Hispanic leaders condemn Romney for criticizing Sotomayor in ad

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In a recent television add aired in Michigan, Mitt Romney criticized Rick Santorum for voting to confirm Sonia Sotomayor to the federal circuit court in 1998, a move Hispanic leaders say is another sign that Romney is out of touch with Latino voters.

Sotomayor was nominated by President Barack Obama to the U.S. Supreme Court and was confirmed by the Senate in 2009 with a 68-31 margin. She became the first Hispanic woman to serve on the U.S. Supreme Court and is well-supported among Latinos.

Resident Commissioner Pedro Pierluisi of Puerto Rico told reporters Tuesday that Romney’s attack on Sotomayor:

“is yet another clear sign to our community that Mitt Romney wants the Tea Party vote, not the Latino vote.”

Pierluisi said Romney’s recent push to enact a national version of Arizona’s immigration law, which is not favorable among most Hispanics, doesn’t come unexpected. To go after Sotomayor, however, is taking it too far, he said.

“It’s not surprising that Romney is out of touch with our priorities – we already knew that,” Pierluisi said. “But it is profoundly disappointing that he would use a highly qualified justice, who received bipartisan support, … as a political weapon to hit his opponent.”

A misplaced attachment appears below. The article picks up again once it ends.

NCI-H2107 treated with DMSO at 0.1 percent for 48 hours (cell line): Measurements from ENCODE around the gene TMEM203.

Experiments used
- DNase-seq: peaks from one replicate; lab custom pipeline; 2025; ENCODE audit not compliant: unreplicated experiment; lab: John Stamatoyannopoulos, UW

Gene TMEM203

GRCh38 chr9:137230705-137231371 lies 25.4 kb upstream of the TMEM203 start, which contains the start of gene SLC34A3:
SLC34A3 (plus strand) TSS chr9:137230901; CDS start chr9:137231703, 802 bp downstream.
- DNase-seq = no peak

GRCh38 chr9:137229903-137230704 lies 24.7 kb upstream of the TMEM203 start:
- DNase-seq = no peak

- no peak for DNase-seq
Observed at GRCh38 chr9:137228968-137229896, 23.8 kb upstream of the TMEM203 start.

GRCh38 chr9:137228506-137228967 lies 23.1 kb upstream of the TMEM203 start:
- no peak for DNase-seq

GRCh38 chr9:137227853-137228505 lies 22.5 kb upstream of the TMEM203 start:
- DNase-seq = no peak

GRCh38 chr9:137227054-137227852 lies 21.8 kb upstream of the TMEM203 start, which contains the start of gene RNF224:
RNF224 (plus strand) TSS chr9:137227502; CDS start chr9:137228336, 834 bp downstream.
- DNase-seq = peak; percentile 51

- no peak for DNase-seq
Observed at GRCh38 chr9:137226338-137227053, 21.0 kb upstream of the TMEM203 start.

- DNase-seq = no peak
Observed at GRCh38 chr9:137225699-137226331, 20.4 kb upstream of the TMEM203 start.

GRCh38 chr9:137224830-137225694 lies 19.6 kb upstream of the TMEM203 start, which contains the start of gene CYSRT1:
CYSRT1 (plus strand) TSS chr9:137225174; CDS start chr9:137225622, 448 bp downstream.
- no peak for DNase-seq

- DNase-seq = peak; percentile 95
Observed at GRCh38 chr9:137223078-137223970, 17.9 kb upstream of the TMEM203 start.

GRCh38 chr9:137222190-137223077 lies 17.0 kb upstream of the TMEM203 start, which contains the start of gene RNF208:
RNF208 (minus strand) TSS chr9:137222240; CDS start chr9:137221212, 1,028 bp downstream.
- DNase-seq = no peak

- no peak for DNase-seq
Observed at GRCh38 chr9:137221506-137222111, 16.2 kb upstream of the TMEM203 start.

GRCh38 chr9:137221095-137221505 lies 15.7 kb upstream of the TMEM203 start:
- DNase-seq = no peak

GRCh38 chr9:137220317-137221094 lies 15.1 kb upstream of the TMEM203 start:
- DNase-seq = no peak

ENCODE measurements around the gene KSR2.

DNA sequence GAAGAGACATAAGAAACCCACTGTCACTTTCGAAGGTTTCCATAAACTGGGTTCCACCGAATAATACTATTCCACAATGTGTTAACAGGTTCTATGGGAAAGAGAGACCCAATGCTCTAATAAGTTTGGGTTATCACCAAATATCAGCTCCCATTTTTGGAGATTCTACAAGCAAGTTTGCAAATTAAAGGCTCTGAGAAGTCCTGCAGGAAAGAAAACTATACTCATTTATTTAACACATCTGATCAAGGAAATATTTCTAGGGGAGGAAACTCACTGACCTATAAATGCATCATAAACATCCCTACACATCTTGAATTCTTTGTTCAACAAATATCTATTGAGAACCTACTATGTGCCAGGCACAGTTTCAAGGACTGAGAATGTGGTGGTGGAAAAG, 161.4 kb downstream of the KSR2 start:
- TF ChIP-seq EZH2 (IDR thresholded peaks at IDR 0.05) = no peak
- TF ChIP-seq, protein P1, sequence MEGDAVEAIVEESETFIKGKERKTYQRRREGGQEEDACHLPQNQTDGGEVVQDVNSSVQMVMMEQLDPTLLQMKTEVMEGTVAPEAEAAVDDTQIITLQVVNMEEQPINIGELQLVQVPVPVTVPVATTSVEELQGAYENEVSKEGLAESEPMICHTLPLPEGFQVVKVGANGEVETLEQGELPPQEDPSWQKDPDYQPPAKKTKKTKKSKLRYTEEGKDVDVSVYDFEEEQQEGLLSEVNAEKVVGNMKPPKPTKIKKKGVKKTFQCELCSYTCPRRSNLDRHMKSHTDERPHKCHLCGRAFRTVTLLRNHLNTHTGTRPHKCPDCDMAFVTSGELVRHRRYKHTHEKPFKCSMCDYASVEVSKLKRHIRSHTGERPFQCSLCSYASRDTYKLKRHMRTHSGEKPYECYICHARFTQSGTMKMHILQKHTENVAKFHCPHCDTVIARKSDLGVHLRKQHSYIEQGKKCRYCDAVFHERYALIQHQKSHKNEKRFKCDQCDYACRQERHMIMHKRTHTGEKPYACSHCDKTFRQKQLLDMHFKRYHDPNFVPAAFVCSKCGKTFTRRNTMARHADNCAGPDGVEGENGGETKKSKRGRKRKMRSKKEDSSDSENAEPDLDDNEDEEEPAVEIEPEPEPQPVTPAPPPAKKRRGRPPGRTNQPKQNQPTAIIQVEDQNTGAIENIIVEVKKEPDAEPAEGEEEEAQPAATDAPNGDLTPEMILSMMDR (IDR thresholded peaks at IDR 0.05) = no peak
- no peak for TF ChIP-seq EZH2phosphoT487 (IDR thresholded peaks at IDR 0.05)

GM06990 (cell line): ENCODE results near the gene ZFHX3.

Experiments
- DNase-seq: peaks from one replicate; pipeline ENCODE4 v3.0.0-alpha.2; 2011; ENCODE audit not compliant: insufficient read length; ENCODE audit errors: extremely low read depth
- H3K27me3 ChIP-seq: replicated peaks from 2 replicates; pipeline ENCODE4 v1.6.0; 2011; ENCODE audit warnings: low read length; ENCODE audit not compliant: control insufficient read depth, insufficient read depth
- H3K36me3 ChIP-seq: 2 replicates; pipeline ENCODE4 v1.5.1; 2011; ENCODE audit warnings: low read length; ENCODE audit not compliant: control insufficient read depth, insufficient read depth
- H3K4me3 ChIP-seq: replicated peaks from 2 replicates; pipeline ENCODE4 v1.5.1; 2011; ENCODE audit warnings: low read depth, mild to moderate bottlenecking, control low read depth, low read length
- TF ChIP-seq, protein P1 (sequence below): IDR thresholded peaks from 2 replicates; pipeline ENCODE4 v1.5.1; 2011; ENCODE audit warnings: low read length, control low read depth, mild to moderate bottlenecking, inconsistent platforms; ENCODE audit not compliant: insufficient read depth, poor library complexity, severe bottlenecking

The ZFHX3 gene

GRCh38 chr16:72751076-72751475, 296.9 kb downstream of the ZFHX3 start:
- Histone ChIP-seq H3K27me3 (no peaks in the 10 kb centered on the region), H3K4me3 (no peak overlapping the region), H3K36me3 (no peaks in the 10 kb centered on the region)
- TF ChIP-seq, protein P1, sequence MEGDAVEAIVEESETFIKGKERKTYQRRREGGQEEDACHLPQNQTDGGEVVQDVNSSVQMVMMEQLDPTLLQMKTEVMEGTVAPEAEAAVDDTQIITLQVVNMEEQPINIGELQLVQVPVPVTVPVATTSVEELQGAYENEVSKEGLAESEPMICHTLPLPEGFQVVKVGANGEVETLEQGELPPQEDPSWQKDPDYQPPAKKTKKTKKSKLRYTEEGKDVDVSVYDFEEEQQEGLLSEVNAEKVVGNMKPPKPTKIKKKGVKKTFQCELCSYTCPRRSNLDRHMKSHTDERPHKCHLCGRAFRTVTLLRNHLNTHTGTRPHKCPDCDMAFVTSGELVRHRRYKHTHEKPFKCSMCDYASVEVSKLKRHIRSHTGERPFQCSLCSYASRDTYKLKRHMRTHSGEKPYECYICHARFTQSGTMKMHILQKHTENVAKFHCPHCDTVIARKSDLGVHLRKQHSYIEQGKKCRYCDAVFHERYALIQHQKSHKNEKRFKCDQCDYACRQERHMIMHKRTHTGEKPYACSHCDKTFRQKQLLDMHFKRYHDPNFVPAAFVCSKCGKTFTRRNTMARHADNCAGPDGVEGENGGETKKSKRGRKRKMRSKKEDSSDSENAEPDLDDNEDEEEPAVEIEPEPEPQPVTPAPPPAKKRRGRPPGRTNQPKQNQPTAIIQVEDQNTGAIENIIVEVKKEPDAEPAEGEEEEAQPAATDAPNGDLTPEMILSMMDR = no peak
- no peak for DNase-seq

Romney’s add, which was released Feb. 24 and in which Sotomayor is described as a “liberal judge,” came out the same day he picked up the endorsement of Tennessee Sen. Lamar Alexander, who is among the nine Republican senators who voted to confirm Sotomayor to the Supreme Court.

Florida State Rep. Darren Soto (D-Orlando) said the attack on Sotomayor is “the latest chapter in Romney’s anti-Hispanic campaign.” He said Romney has been receiving the most attention from Hispanics because “he is using this anti-Hispanic rhetoric to bolster fake claims that he is the most severely conservative candidate.”

Romney’s promise to veto the DREAM Act, his latest push for the “self-deportation” of undocumented immigrants, and his support from leading anti-immigrant voices such as Kris Kobach, the author of Alabama’s and Arizona’s tough immigration laws, are not helping him gain support from Latino voters, Soto said.

“Hispanics and Puerto Ricans in Florida and beyond are listening, and Mitt Romney’s extreme positions are not going unnoticed,” he said.

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